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The Rhetoric of Terrorism: Pray, Combat Evil

Leaders across the globe have struggled to articulate the nature of Tuesday’s attacks on New York and Washington, D.C.

In the 24 hours following the terrorist activity, prominent politicians and newspapers have spoken of the events in decidedly religious terms, characterizing the attacks as “evil” and calling for, among other things, prayer.
President Bush has already addressed reporters, and the nation, four times. During his first two conferences at Sarasota, Fla., and then Barksdale Air Force Base, La., he called for, respectively, “a moment of silence” and “a prayer for the victims and their families.”
In his first address from the Oval Office, on Tuesday evening, he summoned the word “evil” four times, once in context of scripture.
— “Thousands of lives were suddenly ended by evil.”
— “Today our nation saw evil–the very worst of human nature.”
— “The search is underway for those behind these evil acts.”
— “I pray they [the victims] will be comforted by a power greater than any of us, spoken through the ages in Psalm 23: ‘Even though I walk through the valley of the shadow of death, I fear no evil, for you are with me.'”
And on Wednesday morning, Bush told the American public from the White House Cabinet Room that “this will be a monumental struggle of good versus evil, but good will prevail.”
Former President Clinton spoke, too, of malevolent forces.
“A lot of innocent people were killed by an evil force and we’re going to stand together against it until justice is done, accountability is had,” he said from Australia.
British leaders also employed the rhetoric of a primordial battle.
On Tuesday, shortly after the attacks, British Prime Minister Tony Blair said the West must fight the “new evil of terrorism.”
“This mass terrorism is the new evil in our world,” he later said, and Britain “will not rest until this evil is driven from our world.”
British Foreign Secretary Jack Straw said the tragedies were “acts of evil and horror beyond the imagination of any of us.”
“I have also told the US government that we stand ready to give whatever help we can to assist in tracking down the perpetrators behind this evil and ensuring that they are brought to justice,” he added.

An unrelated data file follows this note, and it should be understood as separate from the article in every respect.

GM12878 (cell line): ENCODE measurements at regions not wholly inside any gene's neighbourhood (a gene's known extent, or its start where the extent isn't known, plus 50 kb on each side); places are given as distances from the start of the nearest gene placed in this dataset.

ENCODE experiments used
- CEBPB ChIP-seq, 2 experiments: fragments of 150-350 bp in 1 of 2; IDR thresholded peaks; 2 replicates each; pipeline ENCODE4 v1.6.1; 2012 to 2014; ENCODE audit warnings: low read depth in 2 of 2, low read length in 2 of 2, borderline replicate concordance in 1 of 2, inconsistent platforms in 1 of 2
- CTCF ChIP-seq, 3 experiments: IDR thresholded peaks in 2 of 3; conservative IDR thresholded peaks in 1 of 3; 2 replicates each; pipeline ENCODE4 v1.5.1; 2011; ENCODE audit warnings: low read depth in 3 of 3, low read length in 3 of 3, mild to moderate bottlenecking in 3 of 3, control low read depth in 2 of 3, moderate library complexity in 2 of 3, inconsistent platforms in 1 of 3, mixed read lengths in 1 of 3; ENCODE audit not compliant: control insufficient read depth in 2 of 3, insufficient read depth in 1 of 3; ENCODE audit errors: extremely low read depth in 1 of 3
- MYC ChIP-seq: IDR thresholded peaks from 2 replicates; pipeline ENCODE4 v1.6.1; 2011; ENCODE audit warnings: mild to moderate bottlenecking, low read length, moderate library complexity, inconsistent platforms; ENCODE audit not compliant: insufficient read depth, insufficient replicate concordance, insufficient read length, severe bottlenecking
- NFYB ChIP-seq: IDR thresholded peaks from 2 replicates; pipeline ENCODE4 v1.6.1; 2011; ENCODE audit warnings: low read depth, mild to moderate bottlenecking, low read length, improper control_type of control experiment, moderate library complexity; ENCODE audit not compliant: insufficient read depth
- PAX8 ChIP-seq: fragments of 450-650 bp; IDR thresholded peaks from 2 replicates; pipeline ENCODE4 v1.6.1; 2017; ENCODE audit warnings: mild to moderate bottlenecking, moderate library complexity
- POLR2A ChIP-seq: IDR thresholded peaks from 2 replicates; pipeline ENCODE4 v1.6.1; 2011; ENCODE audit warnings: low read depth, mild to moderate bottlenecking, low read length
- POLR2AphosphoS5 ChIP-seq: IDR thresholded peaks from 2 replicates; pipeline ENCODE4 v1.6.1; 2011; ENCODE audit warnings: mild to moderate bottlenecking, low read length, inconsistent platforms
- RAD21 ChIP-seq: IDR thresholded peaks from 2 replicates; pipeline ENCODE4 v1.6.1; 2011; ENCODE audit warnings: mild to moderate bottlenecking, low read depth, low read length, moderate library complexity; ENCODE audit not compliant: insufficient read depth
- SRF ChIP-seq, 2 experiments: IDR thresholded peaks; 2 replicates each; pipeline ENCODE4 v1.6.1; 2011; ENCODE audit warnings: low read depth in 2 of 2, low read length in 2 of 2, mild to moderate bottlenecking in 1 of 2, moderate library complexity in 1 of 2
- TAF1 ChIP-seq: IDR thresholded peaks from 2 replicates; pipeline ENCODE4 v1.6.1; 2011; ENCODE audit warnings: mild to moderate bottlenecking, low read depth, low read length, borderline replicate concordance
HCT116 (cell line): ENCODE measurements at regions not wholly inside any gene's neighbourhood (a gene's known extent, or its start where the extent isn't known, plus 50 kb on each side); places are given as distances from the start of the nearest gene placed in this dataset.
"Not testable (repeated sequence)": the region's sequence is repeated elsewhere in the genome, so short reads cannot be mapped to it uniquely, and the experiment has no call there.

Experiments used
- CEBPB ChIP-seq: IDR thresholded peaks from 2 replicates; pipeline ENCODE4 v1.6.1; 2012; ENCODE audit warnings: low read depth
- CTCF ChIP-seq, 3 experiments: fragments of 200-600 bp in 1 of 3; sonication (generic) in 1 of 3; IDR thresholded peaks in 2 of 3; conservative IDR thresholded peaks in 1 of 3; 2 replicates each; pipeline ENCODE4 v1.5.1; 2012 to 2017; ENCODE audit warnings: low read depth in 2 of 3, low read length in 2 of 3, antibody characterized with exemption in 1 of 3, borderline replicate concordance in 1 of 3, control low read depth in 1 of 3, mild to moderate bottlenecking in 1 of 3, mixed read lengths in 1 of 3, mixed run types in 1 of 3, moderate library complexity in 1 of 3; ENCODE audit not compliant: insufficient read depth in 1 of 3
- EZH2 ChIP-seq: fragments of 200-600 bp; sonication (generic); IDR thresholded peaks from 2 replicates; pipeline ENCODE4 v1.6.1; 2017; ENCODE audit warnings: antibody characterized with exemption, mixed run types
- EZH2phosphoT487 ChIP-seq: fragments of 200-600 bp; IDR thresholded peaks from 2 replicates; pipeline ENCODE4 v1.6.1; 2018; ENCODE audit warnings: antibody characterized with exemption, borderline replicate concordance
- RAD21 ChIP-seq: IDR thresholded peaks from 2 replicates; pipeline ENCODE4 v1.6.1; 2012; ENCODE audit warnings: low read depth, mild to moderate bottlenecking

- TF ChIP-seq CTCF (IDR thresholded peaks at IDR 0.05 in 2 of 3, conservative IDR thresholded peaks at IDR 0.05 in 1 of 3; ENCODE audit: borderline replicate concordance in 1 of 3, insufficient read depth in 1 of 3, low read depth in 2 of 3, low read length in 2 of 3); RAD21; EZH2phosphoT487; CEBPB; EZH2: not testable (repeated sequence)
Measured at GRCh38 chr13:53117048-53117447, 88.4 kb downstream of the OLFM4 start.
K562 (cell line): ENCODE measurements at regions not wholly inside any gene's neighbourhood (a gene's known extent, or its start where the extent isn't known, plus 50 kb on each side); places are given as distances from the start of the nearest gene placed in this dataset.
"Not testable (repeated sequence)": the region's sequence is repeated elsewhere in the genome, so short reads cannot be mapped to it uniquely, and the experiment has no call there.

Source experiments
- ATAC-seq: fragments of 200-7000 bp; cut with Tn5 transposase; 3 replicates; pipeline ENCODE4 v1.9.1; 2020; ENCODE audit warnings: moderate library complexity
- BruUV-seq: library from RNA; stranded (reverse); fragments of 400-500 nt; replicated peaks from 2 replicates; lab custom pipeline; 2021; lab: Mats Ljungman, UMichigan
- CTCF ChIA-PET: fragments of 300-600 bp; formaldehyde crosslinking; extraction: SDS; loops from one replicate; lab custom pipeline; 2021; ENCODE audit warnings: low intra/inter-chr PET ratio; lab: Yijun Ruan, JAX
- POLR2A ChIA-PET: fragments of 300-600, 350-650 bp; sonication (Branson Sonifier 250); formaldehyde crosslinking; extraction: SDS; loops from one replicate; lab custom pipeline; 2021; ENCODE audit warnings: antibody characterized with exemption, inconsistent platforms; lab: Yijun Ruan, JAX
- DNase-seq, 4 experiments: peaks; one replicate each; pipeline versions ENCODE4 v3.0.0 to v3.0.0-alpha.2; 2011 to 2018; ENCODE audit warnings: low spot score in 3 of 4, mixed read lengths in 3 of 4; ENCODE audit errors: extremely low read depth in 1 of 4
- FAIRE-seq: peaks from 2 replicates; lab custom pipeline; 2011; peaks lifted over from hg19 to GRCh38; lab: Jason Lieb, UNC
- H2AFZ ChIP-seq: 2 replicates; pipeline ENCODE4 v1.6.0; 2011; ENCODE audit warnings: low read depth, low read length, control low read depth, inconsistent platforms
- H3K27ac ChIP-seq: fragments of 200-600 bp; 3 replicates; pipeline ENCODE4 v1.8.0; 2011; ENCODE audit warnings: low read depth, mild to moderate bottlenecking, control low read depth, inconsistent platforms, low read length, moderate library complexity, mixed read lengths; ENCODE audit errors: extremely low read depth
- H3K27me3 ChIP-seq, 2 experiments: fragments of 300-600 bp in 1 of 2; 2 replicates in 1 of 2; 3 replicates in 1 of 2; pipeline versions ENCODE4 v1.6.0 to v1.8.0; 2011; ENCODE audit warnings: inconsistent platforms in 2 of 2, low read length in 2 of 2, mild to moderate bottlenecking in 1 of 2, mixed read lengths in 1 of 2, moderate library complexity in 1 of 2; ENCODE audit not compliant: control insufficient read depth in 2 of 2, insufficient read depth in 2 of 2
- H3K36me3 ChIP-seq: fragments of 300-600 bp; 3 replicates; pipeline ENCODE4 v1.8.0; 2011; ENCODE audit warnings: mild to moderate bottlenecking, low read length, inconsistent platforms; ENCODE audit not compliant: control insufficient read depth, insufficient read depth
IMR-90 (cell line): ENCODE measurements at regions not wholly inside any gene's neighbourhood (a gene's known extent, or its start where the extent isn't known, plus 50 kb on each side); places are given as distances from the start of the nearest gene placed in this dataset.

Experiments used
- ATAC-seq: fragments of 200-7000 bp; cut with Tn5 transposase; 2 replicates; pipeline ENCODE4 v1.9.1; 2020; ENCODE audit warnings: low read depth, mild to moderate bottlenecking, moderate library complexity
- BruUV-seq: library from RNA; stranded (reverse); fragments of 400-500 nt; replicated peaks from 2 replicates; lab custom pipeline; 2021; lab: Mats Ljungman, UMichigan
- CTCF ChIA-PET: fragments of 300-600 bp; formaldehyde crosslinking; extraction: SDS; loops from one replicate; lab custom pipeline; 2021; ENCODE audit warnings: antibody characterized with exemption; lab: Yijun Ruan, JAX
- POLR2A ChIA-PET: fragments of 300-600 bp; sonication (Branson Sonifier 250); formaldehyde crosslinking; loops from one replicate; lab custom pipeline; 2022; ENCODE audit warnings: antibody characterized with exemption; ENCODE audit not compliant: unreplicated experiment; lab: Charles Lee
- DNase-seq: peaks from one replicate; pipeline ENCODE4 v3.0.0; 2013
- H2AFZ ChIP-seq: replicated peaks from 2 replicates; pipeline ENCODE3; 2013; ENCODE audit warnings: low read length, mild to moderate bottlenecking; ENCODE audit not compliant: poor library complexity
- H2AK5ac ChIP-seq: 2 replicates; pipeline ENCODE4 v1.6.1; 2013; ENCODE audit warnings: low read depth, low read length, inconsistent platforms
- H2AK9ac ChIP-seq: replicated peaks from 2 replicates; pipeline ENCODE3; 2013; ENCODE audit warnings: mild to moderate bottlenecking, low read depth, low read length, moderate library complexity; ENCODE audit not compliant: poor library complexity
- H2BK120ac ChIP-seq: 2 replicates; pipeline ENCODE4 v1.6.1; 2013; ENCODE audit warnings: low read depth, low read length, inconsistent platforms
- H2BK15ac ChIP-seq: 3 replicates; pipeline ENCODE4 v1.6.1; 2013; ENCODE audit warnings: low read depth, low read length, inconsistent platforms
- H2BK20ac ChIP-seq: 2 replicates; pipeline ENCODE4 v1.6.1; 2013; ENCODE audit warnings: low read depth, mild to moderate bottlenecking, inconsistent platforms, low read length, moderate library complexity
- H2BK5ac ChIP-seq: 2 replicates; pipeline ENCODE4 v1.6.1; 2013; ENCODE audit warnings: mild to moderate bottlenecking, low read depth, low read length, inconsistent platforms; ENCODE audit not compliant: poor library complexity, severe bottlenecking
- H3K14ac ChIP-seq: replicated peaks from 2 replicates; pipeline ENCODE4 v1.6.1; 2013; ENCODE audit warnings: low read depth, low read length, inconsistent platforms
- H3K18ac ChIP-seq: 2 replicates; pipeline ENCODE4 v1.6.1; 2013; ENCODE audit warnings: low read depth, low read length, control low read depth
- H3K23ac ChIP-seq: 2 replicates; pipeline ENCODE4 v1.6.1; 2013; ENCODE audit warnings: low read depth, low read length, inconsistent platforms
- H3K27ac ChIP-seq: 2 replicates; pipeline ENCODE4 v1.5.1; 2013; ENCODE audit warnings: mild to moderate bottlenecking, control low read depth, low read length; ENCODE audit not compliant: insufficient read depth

Newspaper editorials across the land have also opted to frame the attack in no uncertain spiritual and moral terms.
“Evil attacked,” proclaimed a Sept. 12 Los Angeles Times editorial. “The people withstood the assault.”
It continued: “Across the country they [adults] slung arms around children and shared with them a wisdom taught by past tragedies. ‘Yes, you just witnessed evil,’ they told the innocents. ‘But take heart, our world will survive.'”
Later, it urged Americans “to refrain from blaming groups for the evil acts of individuals.”
For the Miami Herald’s Sept. 12 editorial, plain evil would not suffice.
“We then must commit to making this a stronger and safer nation and sparing no expense or effort to bring the perpetrators responsible for such heinous evil to the bar of justice,” it read.
The editorial in the Sept. 12 Tennessean referred to “this atrocity,” “this unspeakable evil,” and even “demonic rashness.”
The Sept. 12 Philadelphia Inquirer editorial spoke not only of “a day of heroism and evil,” but it repeatedly beseeched, “Let us pray for them, and those who love them,” referring to the various groups of victims in planes and office buildings.
“And let us pray for ourselves,” it continued, “for we will have need of spiritual strength to survive this catastrophe with our ideals intact.”
It concluded: “Finally, let us summon one more time the better angels of our nature. … Let us show the world how a free, brave and united nation behaves in the face of calamity and of evil.”
Cliff Vaughn is BCE’s associate director.